How to Choose the Right Treadmill For a Treadmill Desk – March 15, 2011
We get dozens of questions every week about treadmill desks or simply using treadmills while working in order to burn calories. The idea is to walk very slowly for a long period of time while you work. It won't get you a good cardio workout but it burns calories and it beats the alternative of sitting on your butt and beginning by looking like a human but slowly transforming in a shape that resembles a gourd.
Most people are getting a regular treadmill and then modifying the area around it to make it work. Some high end providers that are making the whole workstation are Steelcase (the office furniture company) and Woodway (a high-end provider of commercial treadmills). New to the fray is Landice who is making a treadmill desk accessory package that is very nice but all of these options are quite expensive. Some cheap alternatives are out there but the quality is less than that of a department store treadmill on the whole.
Treadmill Doctor provides a couple of important points to keep in mind when designing your workspace:
Do not create a condition where you could be trapped. People have fallen when using a treadmill so always use the safety cord and don't build your desk where you could be trapped on top of a running treadmill if you forget to use the safety cord or if something malfunctions.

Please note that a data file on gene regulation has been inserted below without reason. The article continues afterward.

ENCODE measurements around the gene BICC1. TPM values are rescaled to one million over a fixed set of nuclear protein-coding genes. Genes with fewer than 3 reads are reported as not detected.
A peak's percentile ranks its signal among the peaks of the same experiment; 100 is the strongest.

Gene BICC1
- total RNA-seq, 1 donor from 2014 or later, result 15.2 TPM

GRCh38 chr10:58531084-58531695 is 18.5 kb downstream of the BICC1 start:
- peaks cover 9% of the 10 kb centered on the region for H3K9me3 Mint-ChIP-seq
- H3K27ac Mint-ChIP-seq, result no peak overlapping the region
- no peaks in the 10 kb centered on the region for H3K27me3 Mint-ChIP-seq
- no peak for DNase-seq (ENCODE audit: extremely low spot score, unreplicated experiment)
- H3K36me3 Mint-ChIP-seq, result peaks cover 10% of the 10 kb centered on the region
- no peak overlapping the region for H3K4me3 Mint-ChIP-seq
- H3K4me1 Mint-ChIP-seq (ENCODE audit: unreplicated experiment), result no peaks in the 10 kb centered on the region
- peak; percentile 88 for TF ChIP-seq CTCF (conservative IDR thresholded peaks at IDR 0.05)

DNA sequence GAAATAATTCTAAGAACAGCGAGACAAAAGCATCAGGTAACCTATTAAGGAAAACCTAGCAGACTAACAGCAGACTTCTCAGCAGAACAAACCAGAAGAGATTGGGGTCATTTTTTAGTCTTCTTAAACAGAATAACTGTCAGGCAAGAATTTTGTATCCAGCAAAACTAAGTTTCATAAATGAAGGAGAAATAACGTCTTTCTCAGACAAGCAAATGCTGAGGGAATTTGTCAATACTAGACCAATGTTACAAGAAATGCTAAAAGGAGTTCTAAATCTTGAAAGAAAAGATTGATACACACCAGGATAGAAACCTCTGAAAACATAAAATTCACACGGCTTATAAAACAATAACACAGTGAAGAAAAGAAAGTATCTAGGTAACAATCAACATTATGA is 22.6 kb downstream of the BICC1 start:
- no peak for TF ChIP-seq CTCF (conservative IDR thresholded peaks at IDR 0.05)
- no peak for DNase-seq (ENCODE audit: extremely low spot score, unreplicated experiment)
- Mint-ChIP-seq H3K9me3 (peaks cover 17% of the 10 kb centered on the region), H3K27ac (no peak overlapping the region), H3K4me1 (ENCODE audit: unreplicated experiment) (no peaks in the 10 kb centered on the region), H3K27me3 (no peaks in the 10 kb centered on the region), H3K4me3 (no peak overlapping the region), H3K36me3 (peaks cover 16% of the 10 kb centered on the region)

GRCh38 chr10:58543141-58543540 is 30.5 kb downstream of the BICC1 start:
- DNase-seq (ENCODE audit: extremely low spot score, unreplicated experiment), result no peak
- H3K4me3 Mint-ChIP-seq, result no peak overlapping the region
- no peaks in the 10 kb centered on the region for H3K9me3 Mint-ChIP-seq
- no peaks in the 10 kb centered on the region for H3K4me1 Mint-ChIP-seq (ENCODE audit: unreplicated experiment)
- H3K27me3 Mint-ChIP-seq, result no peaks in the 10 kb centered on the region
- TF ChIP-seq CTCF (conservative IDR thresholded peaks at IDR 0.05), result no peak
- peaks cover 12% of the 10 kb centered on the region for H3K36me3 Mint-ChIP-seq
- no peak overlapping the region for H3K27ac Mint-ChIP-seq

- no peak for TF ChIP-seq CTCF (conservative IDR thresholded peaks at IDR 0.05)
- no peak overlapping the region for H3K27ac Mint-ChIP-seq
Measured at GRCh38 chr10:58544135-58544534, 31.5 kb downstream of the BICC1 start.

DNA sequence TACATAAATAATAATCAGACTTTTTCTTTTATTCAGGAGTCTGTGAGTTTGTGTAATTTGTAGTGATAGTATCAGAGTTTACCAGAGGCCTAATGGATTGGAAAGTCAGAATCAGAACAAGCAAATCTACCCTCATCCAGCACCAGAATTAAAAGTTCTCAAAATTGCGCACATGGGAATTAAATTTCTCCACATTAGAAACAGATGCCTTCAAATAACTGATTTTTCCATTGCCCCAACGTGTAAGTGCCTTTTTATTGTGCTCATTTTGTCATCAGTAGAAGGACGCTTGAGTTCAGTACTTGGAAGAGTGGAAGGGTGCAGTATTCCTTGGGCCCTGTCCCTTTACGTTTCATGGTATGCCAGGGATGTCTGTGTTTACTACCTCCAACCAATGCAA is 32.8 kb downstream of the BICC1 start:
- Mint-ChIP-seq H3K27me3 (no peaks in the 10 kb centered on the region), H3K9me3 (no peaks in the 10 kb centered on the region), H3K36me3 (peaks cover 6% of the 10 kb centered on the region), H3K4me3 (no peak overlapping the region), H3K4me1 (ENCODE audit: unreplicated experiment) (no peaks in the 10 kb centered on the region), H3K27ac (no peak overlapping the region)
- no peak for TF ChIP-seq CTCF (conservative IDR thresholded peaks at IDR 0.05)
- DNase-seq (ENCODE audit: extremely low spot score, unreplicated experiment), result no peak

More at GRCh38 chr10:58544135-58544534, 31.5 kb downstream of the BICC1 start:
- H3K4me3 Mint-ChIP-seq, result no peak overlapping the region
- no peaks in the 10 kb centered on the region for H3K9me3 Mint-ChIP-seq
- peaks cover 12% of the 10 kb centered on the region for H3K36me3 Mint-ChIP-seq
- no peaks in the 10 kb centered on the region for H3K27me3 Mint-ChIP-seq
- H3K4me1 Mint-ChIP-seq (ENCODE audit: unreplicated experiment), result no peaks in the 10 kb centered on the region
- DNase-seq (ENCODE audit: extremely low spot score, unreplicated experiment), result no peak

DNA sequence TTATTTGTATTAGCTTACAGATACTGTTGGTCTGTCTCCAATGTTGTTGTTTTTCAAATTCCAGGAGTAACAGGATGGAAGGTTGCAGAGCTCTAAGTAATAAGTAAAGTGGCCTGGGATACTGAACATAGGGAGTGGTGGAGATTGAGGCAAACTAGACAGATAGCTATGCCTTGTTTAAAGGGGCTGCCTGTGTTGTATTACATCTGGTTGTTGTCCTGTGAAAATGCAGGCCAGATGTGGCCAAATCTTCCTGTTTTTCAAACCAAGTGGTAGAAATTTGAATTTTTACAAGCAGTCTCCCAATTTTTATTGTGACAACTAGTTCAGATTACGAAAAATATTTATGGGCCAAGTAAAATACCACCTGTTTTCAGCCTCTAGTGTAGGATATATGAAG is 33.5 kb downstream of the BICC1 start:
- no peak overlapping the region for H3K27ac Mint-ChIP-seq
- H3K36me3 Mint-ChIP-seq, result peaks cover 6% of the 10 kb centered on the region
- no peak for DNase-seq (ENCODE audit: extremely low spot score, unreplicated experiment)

When creating the work area make sure not to close the area around the motor off to a good circulation of air (more of this in the next point).
Remember that low speed use for extended periods of time is the hardest on a treadmill. Most people think sprinting on a treadmill for 10 minutes daily really wears a treadmill out. That is not necessarily the case. We regularly see more problems on treadmills that are used at very low speeds for extended periods of time because little air circulates to cool the motor and electronics and the heat has a cumulative effect, causing component failure.
It is important to keep the treadmill clean and also keep the belt well lubricated because dirt and friction are the two biggest causes of failure on machines used at low speeds for extended periods.
We also suggest additional cooling. Whether you install a fan in the motor cover (what I would do personally) or simply have an external fan keeping the air circulated around the motor area, it will help the treadmill last years longer.
We hope this becomes a healthy habit for you and if you follow our recommendations you will have much more success from a reliability standpoint than if you just wing it.